Profit-related pay was seized on by more than 80 universities this week as a formula which could save jobs while answering academics' dem-ands for above-inflation salary rises.
A "significant number" of universities say they cannot afford to give academics any rise this year, according to the Universities and Colleges Employers Association, which hosted two seminars run by City accountants Price Waterhouse.
Profit-related pay is a Government initiative linking payroll costs to profits. A maximum 20 per cent of pay is then tax-exempt. Tax expert Andy Morris of Price Waterhouse said the schemes, which offered "enormous savings", could become widespread in higher education. One medium-sized university was planning a scheme which provided a saving of Pounds 2 million in the first year. This was more than the university's budget cut and would offset job losses.
"Profit-related pay schemes give pay rises and produce savings," Mr Morris said. "Higher education is only just starting to think about the idea but I guess there will be about 12 schemes in operation by July this year and up to 40 by next year."
If a university found itself in deficit its employees would not necessarily lose their profit-related pay. Steve Rouse of UCEA said the current pay negotiations were a balance between pay rises and job losses. "The ability to pay salary rises is much more variable than usual this year and a significant number of institutions have indicated that they cannot afford a rise at all," he said. "I cannot rule out the prospect of some universities not paying a rise this year."
An anonymous poll conducted this week by The THES found institutions were budgeting for rises ranging from 0 per cent to 3 per cent. Many anticipated job losses. In one "old" university, for instance, a 1.45 per cent pay rise was expected to lead to 82 job cuts. A number of institutions indicated they would rather reduce the number of posts than the level of pay.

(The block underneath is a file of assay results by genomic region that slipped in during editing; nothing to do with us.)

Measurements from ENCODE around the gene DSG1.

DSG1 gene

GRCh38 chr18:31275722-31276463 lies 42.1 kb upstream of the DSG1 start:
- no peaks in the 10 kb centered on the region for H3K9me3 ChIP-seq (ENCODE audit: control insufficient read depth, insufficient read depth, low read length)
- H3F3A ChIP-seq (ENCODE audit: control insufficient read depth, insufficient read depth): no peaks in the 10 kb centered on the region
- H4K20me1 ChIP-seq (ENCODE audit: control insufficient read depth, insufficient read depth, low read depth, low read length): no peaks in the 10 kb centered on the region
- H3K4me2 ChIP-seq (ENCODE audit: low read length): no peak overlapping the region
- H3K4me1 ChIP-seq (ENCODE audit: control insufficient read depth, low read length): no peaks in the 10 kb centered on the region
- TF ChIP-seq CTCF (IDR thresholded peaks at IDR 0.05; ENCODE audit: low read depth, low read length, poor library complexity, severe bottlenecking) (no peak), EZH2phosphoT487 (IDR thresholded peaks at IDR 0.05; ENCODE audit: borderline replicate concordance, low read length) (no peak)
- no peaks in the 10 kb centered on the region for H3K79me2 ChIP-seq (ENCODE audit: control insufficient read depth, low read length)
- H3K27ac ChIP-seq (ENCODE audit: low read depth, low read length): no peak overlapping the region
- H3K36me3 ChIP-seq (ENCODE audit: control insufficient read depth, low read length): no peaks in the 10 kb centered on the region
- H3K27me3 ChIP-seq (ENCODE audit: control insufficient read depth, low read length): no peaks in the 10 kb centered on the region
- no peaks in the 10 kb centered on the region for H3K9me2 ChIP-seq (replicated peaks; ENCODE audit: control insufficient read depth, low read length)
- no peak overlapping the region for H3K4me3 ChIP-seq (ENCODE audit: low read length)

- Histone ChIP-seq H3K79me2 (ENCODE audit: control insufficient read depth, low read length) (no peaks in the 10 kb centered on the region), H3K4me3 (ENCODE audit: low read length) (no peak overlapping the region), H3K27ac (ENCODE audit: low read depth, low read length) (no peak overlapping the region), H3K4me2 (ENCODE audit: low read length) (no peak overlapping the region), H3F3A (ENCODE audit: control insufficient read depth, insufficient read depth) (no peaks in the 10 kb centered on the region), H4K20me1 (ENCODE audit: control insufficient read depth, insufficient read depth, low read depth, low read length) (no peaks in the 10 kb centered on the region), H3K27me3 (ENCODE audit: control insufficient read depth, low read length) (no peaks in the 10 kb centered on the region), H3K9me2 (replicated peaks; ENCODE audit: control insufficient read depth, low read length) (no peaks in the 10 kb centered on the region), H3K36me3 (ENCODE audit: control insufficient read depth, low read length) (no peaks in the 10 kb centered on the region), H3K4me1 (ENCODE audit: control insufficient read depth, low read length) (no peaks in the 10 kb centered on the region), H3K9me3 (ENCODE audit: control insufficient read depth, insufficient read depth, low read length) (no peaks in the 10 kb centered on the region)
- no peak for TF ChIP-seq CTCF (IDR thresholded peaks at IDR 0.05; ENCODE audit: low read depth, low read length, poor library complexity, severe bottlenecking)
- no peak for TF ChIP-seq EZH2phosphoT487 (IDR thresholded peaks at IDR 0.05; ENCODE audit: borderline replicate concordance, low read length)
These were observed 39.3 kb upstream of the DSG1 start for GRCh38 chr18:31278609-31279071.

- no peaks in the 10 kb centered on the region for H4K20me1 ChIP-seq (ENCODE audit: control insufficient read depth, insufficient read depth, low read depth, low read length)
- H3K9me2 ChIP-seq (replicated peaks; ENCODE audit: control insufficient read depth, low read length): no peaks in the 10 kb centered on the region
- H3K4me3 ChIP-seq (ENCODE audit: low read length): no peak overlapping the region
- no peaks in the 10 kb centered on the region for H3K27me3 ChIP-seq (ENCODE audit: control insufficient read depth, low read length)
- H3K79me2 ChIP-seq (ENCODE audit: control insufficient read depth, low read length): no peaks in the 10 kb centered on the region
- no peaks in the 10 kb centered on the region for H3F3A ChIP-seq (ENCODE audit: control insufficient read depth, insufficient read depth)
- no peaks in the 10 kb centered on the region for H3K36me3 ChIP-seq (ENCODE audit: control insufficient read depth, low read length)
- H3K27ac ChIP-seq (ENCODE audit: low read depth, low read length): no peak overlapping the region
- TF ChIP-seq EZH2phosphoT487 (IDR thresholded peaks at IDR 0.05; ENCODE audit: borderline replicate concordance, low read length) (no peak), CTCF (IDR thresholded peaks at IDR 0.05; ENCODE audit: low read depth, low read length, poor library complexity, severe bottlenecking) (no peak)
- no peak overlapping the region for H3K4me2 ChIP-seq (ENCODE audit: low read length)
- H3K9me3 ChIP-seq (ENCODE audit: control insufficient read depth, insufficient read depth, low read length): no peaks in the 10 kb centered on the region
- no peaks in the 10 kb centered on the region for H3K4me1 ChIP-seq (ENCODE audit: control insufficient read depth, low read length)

Profit-related pay schemes now cover 2.5 million private sector employees, costing the Treasury Pounds 1 billion a year in tax relief. According to Price Waterhouse, the tax savings can equal 5 per cent of payroll costs.
Mr Morris said there were two potential hurdles for universities to clear to avoid falling foul of Government rules. The first was to ensure universities were not "excluded employers" which meant all organisations under central or local government control.
The second was to establish that universities were businesses run "with a view to profit", which could be translated as surplus, and that teaching students constituted trading. Neither was insurmountable but the constitutions of each institution needed to be carefully examined. Universities could retain their charitable status, according to Price Waterhouse, which has raised this with the Inland Revenue.
Lecturers' union Natfhe said the schemes would be superficially attractive but would not achieve restoration of academic salaries in the long run. The Association of University Teachers said some moral objections would be raised since the schemes were a regressive tax. Higher rate taxpayers would incur more tax relief. However, the idea could secure better pay deals for members.